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Somerset contains HM Prison Shepton Mallet, which was England's oldest prison still in use prior to its closure in 2013, having opened in 1610.The Industrial Revolution in the Midlands and Northern England spelled the end for most of Somerset's cottage industries.The British held back Saxon advance into the south-west for some time longer, but by the early eighth century King Ine of Wessex had pushed the boundaries of the West Saxon kingdom far enough west to include Somerset.with fortifications such as Dunster Castle used for control and defence.Its traditional border with Gloucestershire is the River Avon. Somerset is a rural county of rolling hills such as the Blackdown Hills, Mendip Hills, Quantock Hills and Exmoor National Park, and large flat expanses of land including the Somerset Levels.There is evidence of human occupation from Paleolithic times, and of subsequent settlement in the Celtic, Roman and Anglo-Saxon periods.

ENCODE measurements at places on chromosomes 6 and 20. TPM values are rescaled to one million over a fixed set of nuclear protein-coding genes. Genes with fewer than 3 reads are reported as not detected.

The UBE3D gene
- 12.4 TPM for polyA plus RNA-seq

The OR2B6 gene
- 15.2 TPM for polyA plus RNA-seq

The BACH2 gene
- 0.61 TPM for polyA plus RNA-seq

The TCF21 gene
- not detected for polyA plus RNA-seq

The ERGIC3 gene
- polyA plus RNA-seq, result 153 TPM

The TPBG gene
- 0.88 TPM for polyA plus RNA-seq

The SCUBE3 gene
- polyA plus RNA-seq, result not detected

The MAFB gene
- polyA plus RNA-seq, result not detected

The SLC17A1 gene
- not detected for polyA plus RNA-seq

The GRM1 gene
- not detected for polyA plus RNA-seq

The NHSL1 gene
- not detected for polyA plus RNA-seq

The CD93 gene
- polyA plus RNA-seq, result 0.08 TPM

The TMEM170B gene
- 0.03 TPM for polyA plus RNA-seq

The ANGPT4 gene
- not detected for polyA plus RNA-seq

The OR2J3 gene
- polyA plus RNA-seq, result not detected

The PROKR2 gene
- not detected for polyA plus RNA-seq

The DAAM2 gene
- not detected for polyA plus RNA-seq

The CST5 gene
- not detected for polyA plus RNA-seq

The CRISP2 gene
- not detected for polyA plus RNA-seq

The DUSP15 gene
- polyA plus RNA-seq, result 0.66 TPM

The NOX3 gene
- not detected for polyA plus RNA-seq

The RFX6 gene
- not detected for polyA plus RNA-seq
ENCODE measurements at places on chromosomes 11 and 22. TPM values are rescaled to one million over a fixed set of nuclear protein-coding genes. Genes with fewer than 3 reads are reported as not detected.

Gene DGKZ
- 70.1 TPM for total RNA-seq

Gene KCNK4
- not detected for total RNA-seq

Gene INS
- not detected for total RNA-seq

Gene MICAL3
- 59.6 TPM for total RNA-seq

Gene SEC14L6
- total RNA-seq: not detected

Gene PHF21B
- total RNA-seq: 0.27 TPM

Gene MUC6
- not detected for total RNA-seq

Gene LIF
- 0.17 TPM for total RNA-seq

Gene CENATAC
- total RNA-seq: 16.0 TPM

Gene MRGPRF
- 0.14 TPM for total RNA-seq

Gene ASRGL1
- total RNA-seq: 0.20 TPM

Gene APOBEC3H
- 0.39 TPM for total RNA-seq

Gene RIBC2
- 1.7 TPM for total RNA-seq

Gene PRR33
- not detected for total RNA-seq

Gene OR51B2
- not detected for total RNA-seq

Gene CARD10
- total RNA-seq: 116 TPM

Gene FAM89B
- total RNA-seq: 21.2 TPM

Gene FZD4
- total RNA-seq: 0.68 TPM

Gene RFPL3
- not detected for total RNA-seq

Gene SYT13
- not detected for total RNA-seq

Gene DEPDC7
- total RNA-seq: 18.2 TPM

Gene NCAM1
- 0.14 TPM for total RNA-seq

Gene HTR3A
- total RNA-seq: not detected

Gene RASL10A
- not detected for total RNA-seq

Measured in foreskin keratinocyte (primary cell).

During the Second World War the county was a base for troops preparing for the D-Day landings.
On the authority of the future emperor Vespasian, as part of the ongoing expansion of the Roman presence in Britain, the Second Legion Augusta invaded Somerset from the south-east in AD 47.
The county remained part of the Roman Empire until around AD 409, when the Roman occupation of Britain came to an end.
The first known use of Somersæte is in the law code of King Ine who was the Saxon King of Wessex from 688 to 726, making Somerset along with Hampshire, Wiltshire and Dorset one of the oldest extant units of local government in the world.
The Old English name is used in the motto of the county, Sumorsǣte ealle, meaning "all the people of Somerset".